The second breakout session was led by +Stephen and was a reflection on the repeated cycle of sin–grace–faith in the Prayer Book Holy Communion service. It was, as you can imagine, an intense and important time to meditate on how the pattern of our worship is meant to inspire gratitude toward God for his great gift to us by the Spirit who draws us into the life of Christ. A particular stress for +Stephen (and following from his charge) is that the sacrament can never be divorced from Word read and proclaimed. Without the Word, the sacrament is a mute sign. I think he’s right.

After a quick dinner with Jay to talk more about church planting, I went with the delegates to Algoma U. for a tour of the archives, the residential school, and the chapel. It was a very good (and plain spoken) articulation of our history, warts and all.

Well, my friends, that was today. Tomorrow, we are into a legislative session. Hopefully not too tense. We’ll see. . . .


Algoma Synod Day #1

We arrived at the Water Tower Inn at 3:30 and checked in. Then, it was off to the Synod office beside the Cathedral of St. Luke to register for the big event!! After a lovely dinner at the Delta Hotel (with a fabulous view across the water) we walked back to the Cathedral where Rachel, Derek (our summer intern) and Aidan (the MacGregor Bay intern) took their pew and I vested for a very long (and very, very hot) ordination service.

It was a BCP service and was excellent. The Ven. Peter Smyth (Algoma) was the emcee and +Stephen presided. Primate Fred Hiltz is with us all week as our Bible Study leader. Tonight, he gave the sermon–a rousing reflection on mission, which embodied all that was best about the Anglican tradition–Gospel proclamation issuing in works of justice and mercy–and all that is, um, not so best–Gospel proclamation is works of justice and mercy. This is a hard balance for the very best homilists to strike and I do not wish to judge the Primate too harshly. For the weakness is not his, but is woven through Anglican piety. It is our besetting sin. Ah, “til we shall build Jerusalem in [Canada’s] green and pleasant land.” A hymn sadly Pelagian from top to bottom all-too-accurately expresses what happens when Anglicans go theologically wobbly.

I am grateful to the Primate for his emphasis on mission, however, and thrilled that Gospel proclamation did indeed make it into his homily. For that’s what it’s all about at the end of the day. Without the preaching of the crucified and risen Lord, ascended to the right hand of the Father as the King of the Universe, we really are just the Kinsmen in fancy dress.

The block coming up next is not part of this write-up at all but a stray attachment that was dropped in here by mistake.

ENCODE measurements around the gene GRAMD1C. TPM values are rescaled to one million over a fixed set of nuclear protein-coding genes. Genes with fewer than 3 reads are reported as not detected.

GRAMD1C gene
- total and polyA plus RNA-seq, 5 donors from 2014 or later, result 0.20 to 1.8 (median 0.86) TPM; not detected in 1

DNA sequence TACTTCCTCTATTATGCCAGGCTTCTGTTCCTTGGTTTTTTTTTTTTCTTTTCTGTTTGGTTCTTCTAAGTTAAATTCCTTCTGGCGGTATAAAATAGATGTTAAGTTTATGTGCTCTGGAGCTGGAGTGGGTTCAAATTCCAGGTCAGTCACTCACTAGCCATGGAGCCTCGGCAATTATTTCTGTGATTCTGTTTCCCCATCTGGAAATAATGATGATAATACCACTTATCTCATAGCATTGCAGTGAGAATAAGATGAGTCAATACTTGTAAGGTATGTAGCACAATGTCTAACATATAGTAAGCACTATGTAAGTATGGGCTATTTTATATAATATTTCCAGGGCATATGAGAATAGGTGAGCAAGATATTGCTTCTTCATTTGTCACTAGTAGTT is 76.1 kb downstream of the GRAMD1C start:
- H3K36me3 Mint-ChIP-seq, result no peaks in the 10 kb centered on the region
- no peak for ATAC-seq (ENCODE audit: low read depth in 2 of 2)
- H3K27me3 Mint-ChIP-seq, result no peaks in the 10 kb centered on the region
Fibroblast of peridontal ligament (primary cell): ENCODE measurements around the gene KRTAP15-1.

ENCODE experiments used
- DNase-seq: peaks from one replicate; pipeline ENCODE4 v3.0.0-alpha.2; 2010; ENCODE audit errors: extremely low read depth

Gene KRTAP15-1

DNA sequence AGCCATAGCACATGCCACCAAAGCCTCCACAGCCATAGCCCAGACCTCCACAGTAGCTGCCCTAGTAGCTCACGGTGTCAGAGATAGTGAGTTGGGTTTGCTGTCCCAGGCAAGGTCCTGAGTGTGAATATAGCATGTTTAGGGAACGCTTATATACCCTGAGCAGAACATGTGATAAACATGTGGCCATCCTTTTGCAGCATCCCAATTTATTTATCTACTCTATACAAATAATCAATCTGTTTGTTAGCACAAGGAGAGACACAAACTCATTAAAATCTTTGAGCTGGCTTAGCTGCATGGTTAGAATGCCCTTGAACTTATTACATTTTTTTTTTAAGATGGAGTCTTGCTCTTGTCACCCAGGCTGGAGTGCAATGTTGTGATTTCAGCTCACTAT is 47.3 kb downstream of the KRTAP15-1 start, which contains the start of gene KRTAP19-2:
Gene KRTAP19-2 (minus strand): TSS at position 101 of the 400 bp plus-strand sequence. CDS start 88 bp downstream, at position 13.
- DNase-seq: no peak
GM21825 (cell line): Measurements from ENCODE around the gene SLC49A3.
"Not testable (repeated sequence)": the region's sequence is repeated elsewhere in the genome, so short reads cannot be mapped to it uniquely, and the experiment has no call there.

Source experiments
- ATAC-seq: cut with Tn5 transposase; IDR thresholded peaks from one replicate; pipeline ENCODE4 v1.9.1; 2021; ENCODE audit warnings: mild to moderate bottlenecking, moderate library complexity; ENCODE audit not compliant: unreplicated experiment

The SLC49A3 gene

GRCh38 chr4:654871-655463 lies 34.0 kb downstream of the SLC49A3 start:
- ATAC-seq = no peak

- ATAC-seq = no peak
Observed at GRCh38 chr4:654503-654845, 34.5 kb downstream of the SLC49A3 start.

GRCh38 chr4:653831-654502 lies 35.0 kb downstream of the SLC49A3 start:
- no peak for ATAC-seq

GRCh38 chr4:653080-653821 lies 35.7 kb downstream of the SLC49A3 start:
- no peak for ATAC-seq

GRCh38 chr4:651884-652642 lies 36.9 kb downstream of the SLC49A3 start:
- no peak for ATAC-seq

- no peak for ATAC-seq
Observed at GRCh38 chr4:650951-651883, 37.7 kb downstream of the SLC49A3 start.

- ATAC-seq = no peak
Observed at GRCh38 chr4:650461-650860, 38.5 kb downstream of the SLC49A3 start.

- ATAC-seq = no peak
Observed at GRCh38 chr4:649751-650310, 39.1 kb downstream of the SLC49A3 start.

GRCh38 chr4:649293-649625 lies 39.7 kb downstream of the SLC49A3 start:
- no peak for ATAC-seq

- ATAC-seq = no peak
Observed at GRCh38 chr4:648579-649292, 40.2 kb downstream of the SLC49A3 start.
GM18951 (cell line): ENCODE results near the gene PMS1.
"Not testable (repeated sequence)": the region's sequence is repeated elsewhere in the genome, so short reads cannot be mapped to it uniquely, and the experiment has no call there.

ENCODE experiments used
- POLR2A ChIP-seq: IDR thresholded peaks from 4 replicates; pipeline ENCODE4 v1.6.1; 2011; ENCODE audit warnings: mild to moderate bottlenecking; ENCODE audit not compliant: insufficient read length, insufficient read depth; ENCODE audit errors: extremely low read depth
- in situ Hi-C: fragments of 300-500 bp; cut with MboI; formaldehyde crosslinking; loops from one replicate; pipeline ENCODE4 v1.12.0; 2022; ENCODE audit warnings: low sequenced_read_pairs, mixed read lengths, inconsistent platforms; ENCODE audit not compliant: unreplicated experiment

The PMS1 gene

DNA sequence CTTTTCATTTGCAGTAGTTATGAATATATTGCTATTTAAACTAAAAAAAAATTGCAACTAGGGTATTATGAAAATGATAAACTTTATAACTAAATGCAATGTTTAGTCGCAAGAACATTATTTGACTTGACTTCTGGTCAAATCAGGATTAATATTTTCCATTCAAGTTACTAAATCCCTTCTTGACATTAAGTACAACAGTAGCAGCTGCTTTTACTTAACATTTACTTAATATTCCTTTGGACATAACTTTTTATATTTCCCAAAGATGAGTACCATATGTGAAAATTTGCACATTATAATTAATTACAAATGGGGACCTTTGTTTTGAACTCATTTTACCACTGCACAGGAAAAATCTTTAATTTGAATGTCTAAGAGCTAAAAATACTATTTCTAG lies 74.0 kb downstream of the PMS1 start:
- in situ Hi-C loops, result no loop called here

This was my first Book of Common Prayer Ordination. What a heavy service in every stretch! (A huge thanks to James Mosher, our newest Deacon, who asked for a BCP service. A King’s College Halifax man, this can hardly be surprising). The charges to James and Charlene were weighty and appropriately reflected the challenges of the ministries to which they are now ordained. I found myself at once wishing that I could have been charged with those words back in 2009-10 and wondering whether, had I been, I could have gone through with the rest of the service. It really was powerful!

The business begins tomorrow with a full agenda of largely  “house-keeping” motions that will tidy up some canons and hopefully make them consistent. We’ll see if anything interesting comes from the floor. I’m on the resolutions committee so you’ll know soon enough!

Hey, follow us on Facebook, whether on my page or at Epiphany Sudbury, and keep abreast of things on Twitter, @RevTimPerry. Everything will be under the hashtag, #AlgomaSynod2015. Shaping up to be a good time.

In all seriousness, please pray for us as we seek to discern God’s will for our Diocese as we end one strategic plan and enter into a year of Thanksgiving under the theme “Lift Up Your Hearts.” Pray especially for the Epiphany delegates, Gilles and Remi, who are thrilled to be here, but nervous too.



The Source of Life

Sunday’s sermon is now up here: The Source of Life

Then What?

My last column argued that evangelical communities in Canada are not persecuted. To say so not only mocks the actual persecution of many Christians around the world, but also pushes otherwise sympathetic people away from our concerns, and, frankly, makes us look ridiculous. The Gospel is offensive enough on its own; we don’t need to help it along by behaving foolishly ourselves!